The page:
The Mole /Avogadro's number

The Mole /Avogadro's number

THE MOLE & AVOGADRO Y11 DP Chemistry R. Slider Relative Atomic Mass As you know, atoms are very, very small Some single atom masses: single atom masses: -23 Li:Some 1.15217 x 10 g O: 2.65659 x 10-23-23 -23 O: 2.65659 x 10 g Li: 1.15217 x 10 g g 6.64605 x 10-24 g U: 3.95233 x 10-22 He: -24 -22 g He: 6.64605 x 10 g U: 3.95233 x 10 g are not terribly convenient to work with, so chemists These masses work with relative masses. The relative atomic masses of all the elements are based on the mass of C-12 (1.99X10-22 g), the most abundant isotope on the Earth. In fact: Relative atomic mass (Ar) is defined as the Relative atomic mass (Ar) is defined as the mass of an element relative to 1/12 of the mass of an

element relative to 1/12 of the mass of an atom of the Carbon-12 isotope. mass of an atom of the Carbon-12 isotope. These relative atomic masses are conveniently located on the Periodic Table and have no units since they are all relative. H: 1.01 P: 30.97 Br: 79.91 The Mole The mole is a unit used only in The mole that is a unit usedthe only in Chemistry denotes Chemistry that denotes amount of substance (n). the amount of substance (n). Since chemists had determined the Since chemists had determined the relative atomic masses of the relative atomic masses of thethat elements, it logically

followed elements, it logically followed that 1.01g of H had the same number of 1.01g of H had the same number atoms as 12.0g of C. And that sameof atoms as 12.0g of C. And that number of particles is equal to asame number of particles is equal to a mole of that substance. mole of that substance. This is also a mole The Mole is Mole is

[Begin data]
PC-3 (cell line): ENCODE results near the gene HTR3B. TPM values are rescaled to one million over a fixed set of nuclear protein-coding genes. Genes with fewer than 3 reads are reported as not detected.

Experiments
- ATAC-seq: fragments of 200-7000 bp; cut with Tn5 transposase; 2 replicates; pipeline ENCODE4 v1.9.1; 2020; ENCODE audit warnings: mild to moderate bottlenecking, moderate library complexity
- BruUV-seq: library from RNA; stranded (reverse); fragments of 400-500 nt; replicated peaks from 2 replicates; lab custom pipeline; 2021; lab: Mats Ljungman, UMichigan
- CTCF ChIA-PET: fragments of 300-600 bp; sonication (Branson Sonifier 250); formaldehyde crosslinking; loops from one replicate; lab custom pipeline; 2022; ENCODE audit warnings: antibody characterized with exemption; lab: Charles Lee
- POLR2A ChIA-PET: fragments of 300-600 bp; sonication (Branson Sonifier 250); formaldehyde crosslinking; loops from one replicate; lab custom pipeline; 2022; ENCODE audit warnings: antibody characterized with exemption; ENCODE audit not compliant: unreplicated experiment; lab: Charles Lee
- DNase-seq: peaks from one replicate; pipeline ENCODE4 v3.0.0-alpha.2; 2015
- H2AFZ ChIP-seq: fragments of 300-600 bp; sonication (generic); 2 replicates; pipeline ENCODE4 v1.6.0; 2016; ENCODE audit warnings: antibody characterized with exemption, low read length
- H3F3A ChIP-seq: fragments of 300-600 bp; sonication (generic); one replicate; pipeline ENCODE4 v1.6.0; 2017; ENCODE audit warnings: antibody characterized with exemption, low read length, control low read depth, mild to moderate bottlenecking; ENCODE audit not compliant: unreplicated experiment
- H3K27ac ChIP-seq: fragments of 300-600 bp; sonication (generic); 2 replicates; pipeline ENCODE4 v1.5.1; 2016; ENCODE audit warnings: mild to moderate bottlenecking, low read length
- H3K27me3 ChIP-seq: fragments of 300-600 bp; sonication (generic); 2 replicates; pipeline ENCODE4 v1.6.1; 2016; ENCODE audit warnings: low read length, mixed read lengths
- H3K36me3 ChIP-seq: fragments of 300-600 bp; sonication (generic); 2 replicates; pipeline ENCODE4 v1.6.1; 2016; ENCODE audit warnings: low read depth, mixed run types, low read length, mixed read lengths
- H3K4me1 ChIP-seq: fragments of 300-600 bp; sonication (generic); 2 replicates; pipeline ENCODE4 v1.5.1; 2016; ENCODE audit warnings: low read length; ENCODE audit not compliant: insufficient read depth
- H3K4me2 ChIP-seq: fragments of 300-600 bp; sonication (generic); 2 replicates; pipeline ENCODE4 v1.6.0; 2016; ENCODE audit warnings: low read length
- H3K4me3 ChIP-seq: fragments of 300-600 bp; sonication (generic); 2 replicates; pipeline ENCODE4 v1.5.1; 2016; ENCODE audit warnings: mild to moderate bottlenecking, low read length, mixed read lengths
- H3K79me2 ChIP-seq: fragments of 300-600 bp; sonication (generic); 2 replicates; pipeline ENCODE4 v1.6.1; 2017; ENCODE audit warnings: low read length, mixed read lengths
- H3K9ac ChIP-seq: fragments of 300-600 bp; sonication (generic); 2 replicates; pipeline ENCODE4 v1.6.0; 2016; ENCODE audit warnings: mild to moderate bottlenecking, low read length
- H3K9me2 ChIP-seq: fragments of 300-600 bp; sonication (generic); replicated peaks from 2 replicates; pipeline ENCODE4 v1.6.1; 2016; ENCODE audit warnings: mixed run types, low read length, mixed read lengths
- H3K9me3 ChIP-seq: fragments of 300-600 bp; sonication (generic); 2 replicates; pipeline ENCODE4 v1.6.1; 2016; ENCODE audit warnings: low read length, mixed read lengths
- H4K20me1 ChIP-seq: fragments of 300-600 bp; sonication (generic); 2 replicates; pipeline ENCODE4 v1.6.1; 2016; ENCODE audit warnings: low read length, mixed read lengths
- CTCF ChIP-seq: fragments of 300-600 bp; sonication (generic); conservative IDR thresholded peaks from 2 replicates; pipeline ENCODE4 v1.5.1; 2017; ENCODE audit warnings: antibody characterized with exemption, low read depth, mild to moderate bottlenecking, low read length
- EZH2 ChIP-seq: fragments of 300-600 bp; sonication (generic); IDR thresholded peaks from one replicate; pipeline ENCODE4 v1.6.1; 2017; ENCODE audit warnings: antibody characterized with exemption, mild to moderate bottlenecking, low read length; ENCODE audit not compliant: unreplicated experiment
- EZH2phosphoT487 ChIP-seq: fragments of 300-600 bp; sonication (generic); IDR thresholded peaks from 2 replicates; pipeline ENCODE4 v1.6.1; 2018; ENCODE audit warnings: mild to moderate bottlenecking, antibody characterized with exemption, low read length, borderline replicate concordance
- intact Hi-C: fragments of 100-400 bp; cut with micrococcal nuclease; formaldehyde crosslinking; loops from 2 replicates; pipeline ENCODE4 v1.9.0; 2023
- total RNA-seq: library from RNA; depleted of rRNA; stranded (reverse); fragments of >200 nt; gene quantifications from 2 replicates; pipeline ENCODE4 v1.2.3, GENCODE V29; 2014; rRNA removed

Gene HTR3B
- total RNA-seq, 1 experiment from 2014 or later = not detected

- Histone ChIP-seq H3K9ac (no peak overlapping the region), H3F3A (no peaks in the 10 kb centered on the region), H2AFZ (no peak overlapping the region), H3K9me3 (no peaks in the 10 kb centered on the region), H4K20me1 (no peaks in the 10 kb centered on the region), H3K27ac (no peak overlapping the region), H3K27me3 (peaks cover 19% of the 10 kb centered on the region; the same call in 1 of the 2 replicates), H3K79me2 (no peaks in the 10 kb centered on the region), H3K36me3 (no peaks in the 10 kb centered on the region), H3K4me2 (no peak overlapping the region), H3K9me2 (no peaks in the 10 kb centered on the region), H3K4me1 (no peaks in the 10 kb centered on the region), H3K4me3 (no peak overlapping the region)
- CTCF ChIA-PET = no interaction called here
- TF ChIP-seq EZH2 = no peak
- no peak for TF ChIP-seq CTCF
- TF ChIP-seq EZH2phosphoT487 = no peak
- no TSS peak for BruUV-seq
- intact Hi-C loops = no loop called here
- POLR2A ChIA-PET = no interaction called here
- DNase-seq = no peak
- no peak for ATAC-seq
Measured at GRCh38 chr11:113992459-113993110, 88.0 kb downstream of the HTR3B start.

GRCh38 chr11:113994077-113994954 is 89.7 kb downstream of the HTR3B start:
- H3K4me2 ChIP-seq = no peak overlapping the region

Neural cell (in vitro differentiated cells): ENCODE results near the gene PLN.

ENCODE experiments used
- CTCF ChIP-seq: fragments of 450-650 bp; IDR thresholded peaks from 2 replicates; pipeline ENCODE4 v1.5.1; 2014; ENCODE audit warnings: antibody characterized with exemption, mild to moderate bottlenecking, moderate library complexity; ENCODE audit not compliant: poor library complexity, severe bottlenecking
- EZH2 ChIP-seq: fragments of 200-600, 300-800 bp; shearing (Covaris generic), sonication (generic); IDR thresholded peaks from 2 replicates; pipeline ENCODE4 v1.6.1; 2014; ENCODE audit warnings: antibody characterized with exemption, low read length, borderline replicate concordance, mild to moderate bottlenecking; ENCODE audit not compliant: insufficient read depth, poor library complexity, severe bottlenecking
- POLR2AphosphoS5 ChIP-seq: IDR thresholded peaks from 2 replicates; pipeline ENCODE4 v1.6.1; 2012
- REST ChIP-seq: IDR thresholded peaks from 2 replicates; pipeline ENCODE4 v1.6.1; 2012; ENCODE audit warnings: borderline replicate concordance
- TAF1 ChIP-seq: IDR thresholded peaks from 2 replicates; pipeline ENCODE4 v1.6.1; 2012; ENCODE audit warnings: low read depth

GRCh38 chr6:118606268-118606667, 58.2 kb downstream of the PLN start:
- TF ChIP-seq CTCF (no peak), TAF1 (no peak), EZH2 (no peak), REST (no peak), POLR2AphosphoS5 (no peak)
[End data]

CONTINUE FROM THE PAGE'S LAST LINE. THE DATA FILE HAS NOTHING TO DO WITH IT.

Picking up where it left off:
The The number equal to the number of carbon atoms in exactly 12 The number12equal to the number of carbon atoms in exactly 12 grams of pure 12 C. (We once compared to H, the lightest element. grams of pure (We once compared to H, the lightest element. Now we use C-12,C. the most abundant) we use C-12, the Now 1 mole of anything = most 6.022abundant) 1023 units of that thing (atoms, 1 mole of anything = 6.022 1023 units of that thing (atoms, ions, molecules, grains of sand, etc.) ions, molecules, grains of sand, etc.) The Mole /Avogadro's number 12g of C-12 contains 6.022x1023 atoms. This is known as Avogadros Number (NA or L) and is equivalent to 1 mole of carbon atoms. 23 Avogadros Avogadros number

number = = 6.02x10 6.02x1023 = = 1mole 1mole Notice that the mass of 1 mole of C12 is the same value as the relative atomic mass for C-12 on the Periodic Table. In the same way, 1 mole of any element or compound is equivalent to its atomic, molecular or formula weight. We can now define the relative atomic masses from the periodic table as molar masses with the units g/mol. Substance carbon chlorine oxygen water Molar mass (g/mol) 12 35.5 16 18 Molar mass = mass of 1 Molar = mass of 1

molemass of any mole of any substance substance Calculations using moles From the previous example using C-12, we now have a mathematical relationship between mass and moles, which is: Mass of substance (g) Number of moles (n) = Molar mass (MM) (g/mol) Example: How many moles are in 25 g of CO? n CO = 25g CO/(12+16)g/mol = 0.89 moles Calculations using moles We can also convert between moles and We can also convert between moles and the thenumber numberof ofatoms atomsor ormolecules molecules using usingAvogadros